The dried green spelt kernels smell aromatic and a little bit like fresh hay. The aroma remains uniquely pleasant and hearty when cooked with water, so it became a tradition to harvest a portion of the spelt as Grünkern. Grünkern doesn’t tend to be milled and is typically available as whole grains or chopped grains.

    If this sounds similar to another grain, Freekeh, then you are right. Freekeh is also harvested green, then roasted. The difference? Freekeh is made from green unripe durum wheat and dates back to the ancient regions of Egypt, Lebanon, Jordan and Syria while Grünkern is made from spelt and is still mainly produced in Germany.

    How Grünkern was made

    Watch these videos showcasing the Grünkern harvest back in the 1970s in Germany.

    Where to buy Grünkern in the UK?

    I’ve only seen Grünkern on Amazon in the UK. Unfortunately, other probable places such as Real Foods or Buy Whole Foods Online don’t seem to stock it.

    Grünkern bread recipe

    This recipe adds Grünkern to a wholemeal spelt sourdough loaf. Adding black treacle enhances the flavours, but you can easily leave out the treacle if you would like to taste the pure Grünkern flavours.

    Grünkern bread
    Grünkern bread


    For the sourdough

    For the Grünkern soaker

    • 175g Grünkern
    • 350g water

    For the main dough

    • 220g spelt flour
    • 50g water
    • 14g salt
    • 1 tbsp malt extract

    How to bake Grünkern bread

    Day 1

    • Prepare the sourdough by combining your spelt starter with the spelt flour and water. Mix well in a bowl, cover with a lid and leave to stand at room temperature for 16 – 24 hours.
    • Combine Grünkern and water in a pan, cover and leave to soak overnight.

    Day 2

    • Drain the Grünkern and bring to a boil in a pan with 350g water. Simmer over a low heat for about 15 minutes. Drain any remaining water.
    • In a large bowl, combine 440g of the sourdough (the remaining 25g go back into the fridge for your next bake) with the main dough ingredients.
    • Form a dough and knead for 10 minutes.
    • Add the Grünkern to the dough and knead until evenly distributed.
    • Place the dough back into the bowl, cover and leave to rest for 1 hour at room temperature.
    • Prepare a baking tin (23 x 11 x 9.5 cm) by lightly oiling it. I use a silicone brush to do that.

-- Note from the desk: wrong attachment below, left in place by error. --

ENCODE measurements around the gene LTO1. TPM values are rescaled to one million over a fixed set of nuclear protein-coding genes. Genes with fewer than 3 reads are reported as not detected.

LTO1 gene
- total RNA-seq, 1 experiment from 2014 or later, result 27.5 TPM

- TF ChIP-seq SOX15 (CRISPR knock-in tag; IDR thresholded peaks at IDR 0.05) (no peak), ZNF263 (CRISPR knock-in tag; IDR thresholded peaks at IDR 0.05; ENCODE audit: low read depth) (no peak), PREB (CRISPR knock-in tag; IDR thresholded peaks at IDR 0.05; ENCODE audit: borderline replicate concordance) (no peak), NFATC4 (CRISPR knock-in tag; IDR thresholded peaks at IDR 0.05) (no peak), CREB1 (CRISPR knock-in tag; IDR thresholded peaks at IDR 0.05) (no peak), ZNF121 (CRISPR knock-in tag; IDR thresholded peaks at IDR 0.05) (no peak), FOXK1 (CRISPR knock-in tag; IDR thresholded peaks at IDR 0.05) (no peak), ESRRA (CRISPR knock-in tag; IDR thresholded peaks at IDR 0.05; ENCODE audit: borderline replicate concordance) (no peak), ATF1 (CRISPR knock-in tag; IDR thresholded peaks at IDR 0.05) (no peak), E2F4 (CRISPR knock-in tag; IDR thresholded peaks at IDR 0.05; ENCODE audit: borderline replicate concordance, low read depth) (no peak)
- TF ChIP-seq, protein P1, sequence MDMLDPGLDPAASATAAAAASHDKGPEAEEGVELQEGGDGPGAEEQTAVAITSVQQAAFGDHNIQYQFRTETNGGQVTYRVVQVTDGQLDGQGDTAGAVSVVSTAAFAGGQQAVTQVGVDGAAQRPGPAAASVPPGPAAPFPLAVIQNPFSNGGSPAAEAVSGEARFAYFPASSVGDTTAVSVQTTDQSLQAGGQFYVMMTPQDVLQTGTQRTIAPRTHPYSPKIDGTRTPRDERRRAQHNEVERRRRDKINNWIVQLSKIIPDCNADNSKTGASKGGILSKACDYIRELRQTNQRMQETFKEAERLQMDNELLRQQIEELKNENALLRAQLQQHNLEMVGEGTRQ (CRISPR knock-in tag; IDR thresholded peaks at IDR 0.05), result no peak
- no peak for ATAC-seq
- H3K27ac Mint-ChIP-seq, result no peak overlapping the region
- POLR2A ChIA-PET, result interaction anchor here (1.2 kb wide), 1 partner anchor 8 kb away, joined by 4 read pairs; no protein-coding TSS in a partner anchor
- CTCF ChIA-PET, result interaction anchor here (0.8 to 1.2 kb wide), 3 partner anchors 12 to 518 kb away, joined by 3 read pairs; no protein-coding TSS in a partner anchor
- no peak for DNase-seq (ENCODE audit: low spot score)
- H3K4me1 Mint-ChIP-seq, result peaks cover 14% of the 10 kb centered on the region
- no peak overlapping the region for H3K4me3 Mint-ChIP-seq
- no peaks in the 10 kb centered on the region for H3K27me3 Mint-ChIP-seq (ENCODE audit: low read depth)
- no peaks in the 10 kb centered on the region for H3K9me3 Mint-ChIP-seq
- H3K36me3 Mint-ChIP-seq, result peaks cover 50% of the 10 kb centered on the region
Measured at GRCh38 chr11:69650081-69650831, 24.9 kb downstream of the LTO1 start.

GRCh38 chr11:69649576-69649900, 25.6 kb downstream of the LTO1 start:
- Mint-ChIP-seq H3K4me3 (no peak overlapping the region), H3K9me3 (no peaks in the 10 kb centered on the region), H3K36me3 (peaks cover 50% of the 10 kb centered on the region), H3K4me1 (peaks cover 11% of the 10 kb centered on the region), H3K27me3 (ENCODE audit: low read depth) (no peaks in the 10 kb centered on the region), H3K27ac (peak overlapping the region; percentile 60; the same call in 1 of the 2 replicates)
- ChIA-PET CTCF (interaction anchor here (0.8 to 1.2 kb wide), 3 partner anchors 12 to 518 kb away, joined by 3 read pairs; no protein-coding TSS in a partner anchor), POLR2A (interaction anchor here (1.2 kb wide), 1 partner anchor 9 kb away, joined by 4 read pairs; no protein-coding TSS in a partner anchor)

• Place the dough into the tin and prove for 2 – 4 hours depending on the temperature in your room. The dough should rise visibly, filling the tin to the top.
    • Preheat the oven to 250°C.
    • Place the baking tin on the second layer from bottom up and bake for 15 minutes, then bake for a further 25 minutes at 180°C and a final 10 minutes outside the tin at 180°C.
    • Cool on a wire rack.
    Grünkern spelt bread
    Grünkern spelt bread

    Zwieback crackers recipe


    I love crispbreads and tend to make a batch every few weeks. Usually, I bake savoury crispbreads, but I’ve been wanting to make an old childhood favourite of mine, Zwieback crackers, a lightly sweetened crispbread. My mum didn’t bake this herself, but bought an industrial version called Feldbacher Zwieback. It was generally on the menu when I wasn’t feeling well as it’s easy to digest, a kind of sick kids treat. Here is my recipe for baking Zwieback crackers at home.


    What does Zwieback mean?

    The name Zwieback translates as “twice-bake” and is a result of the baking process whereby the bread is baked twice. Once as a loaf, and the second time in slices.

    Zwieback Crackers Recipe

    Zwieback is easy to make at home. The ingredients include wheat or spelt flour, water, yeast, butter, salt, honey or cane sugar. After the first bake, the ‘Einback’ (“one-bake”), the bread is allowed to cool, then cut into slices. The second bake toasts the slices. This is were the flavour develops and the Zwieback cracker gets its typical aroma and brittle structure. While standard bread has a moisture content of about 45%, Zwieback will have 3 to 5%.

    Zwieback Einback First Bake
    Zwieback – First Stage: Einback (First Bake)

    Zwieback ingredients

    • 500g flour
    • 265g milk
    • 7g dried yeast
    • 50g butter
    • 30g sugar
    • 5g vanilla sugar
    • 1 pinch of salt

    How to make Zwieback

    1. Combine all ingredients in a large bowl and form a dough.
    2. Knead for 10 minutes on your work surface to produce a smooth and elastic dough.
    3. Place the dough back into the bowl, cover with a lid and leave to rest at room temperature for about 60 minutes until significantly increased in size.
    4. Punch down the dough and knead for a few seconds.
    5. Shape into a tight log (this will ensure a fine crumb structure) and place in a baking tin (no need to oil or butter the form) – I used a large form at 12.2 x 8.6 x 31 cm.
    6. Cover the tin with a clean kitchen towel or wrap in a polythene bag and rest for another hour in the tin.